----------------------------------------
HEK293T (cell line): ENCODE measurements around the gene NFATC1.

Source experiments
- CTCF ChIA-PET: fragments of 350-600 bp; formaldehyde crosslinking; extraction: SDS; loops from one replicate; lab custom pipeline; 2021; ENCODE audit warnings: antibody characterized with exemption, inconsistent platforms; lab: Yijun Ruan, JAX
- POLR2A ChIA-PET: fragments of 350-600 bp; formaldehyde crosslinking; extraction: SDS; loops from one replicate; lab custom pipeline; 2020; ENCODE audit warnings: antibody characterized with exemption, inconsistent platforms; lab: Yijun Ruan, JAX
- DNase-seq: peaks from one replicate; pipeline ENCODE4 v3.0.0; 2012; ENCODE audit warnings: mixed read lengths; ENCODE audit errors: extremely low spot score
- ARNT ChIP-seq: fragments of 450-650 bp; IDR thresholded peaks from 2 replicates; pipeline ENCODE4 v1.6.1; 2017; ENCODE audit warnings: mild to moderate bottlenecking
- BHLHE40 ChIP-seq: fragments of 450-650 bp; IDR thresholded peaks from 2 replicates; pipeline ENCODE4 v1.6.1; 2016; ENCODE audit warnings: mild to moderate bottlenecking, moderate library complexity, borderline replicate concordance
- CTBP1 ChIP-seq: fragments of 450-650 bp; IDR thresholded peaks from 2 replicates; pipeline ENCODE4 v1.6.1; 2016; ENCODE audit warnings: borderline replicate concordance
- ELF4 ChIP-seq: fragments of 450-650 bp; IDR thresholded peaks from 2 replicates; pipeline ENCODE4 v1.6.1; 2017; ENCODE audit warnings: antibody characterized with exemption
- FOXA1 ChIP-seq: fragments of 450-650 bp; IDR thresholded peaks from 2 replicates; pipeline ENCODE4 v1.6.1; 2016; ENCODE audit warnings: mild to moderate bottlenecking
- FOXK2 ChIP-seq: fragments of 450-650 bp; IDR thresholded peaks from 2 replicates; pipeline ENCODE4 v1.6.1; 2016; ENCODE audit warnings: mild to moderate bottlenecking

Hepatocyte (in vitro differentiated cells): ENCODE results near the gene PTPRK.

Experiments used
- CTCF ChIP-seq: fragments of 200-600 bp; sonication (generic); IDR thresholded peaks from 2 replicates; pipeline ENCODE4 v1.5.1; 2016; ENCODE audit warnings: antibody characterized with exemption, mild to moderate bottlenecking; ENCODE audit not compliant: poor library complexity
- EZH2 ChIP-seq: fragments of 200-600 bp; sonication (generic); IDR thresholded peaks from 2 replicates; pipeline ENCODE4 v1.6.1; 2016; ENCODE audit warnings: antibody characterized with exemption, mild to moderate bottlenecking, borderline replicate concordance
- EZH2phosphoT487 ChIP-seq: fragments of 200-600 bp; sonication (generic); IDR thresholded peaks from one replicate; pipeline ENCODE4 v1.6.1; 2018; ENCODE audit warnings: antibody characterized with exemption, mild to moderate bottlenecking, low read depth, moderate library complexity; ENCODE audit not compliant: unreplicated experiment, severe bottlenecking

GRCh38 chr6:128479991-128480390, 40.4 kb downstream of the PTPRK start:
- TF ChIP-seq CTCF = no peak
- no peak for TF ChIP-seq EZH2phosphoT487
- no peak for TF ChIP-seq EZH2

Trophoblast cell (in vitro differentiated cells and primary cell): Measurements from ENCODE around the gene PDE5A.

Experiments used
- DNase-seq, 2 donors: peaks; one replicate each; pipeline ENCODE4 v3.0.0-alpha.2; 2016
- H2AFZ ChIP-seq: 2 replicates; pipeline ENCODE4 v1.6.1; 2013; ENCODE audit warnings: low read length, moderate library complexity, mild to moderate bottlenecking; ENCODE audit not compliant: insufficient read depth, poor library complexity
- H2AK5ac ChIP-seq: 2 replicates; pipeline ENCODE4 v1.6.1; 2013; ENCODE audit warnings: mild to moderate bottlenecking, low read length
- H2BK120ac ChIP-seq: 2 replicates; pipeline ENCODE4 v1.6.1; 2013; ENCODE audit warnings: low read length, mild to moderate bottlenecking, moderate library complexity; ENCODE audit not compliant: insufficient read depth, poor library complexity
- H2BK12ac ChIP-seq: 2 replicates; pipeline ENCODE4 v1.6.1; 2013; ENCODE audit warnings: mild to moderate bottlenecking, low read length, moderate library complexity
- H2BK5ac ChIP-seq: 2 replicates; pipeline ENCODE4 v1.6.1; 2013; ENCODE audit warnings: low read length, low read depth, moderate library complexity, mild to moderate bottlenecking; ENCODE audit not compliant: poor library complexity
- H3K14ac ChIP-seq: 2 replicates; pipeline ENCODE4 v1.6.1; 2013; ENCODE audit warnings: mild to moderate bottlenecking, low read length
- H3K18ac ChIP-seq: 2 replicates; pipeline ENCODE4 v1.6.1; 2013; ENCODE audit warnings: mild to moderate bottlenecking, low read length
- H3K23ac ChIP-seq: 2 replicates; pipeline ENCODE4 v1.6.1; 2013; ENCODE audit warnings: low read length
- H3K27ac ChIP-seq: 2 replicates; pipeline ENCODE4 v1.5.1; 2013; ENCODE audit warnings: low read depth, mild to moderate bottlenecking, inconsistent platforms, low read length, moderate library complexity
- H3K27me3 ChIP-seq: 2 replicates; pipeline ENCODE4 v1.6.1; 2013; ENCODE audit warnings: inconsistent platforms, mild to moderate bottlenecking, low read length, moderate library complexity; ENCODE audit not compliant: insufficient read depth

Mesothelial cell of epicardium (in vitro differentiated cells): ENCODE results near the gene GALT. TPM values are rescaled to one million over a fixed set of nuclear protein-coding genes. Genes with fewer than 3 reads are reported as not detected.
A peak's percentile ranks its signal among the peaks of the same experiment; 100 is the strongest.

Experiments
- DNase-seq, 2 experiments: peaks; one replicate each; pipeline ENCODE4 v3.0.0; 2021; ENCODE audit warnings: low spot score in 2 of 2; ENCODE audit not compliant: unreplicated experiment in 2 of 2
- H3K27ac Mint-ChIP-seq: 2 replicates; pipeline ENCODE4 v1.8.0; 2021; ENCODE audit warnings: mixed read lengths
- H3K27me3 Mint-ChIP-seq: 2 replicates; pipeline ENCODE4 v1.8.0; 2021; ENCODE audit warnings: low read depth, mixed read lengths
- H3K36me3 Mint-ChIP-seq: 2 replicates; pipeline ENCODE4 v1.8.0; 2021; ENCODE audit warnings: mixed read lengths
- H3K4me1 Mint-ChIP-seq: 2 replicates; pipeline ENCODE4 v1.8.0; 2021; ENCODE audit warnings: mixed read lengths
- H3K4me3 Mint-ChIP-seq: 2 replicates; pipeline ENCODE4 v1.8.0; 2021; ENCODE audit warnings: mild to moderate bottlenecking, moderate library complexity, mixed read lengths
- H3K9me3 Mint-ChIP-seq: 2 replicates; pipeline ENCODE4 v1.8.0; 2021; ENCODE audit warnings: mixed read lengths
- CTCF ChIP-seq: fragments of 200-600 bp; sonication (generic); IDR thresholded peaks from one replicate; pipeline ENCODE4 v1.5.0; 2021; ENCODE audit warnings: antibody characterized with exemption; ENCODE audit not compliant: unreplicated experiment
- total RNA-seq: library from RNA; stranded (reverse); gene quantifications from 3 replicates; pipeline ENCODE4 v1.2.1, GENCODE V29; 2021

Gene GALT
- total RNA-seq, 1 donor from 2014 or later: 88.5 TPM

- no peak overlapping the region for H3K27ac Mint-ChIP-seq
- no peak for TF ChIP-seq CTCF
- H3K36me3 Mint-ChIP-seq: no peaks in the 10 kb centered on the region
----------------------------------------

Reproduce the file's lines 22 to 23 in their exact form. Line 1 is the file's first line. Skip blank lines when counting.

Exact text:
Experiments used
- DNase-seq, 2 donors: peaks; one replicate each; pipeline ENCODE4 v3.0.0-alpha.2; 2016